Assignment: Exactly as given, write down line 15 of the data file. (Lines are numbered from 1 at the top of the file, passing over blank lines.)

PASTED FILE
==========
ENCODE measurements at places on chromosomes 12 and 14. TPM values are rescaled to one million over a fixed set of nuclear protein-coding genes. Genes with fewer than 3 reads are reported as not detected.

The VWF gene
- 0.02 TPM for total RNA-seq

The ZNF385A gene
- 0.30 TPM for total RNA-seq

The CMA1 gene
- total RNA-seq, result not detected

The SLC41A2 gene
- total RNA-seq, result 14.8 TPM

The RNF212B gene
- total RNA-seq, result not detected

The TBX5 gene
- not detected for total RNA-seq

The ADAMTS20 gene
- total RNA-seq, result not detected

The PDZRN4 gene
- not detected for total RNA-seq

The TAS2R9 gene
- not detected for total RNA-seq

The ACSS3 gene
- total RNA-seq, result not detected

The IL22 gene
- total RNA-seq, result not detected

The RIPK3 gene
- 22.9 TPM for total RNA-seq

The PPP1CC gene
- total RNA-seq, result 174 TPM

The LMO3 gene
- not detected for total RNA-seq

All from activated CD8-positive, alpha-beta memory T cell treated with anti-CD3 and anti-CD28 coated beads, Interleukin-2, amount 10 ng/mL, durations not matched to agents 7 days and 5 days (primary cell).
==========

- total RNA-seq, result not detected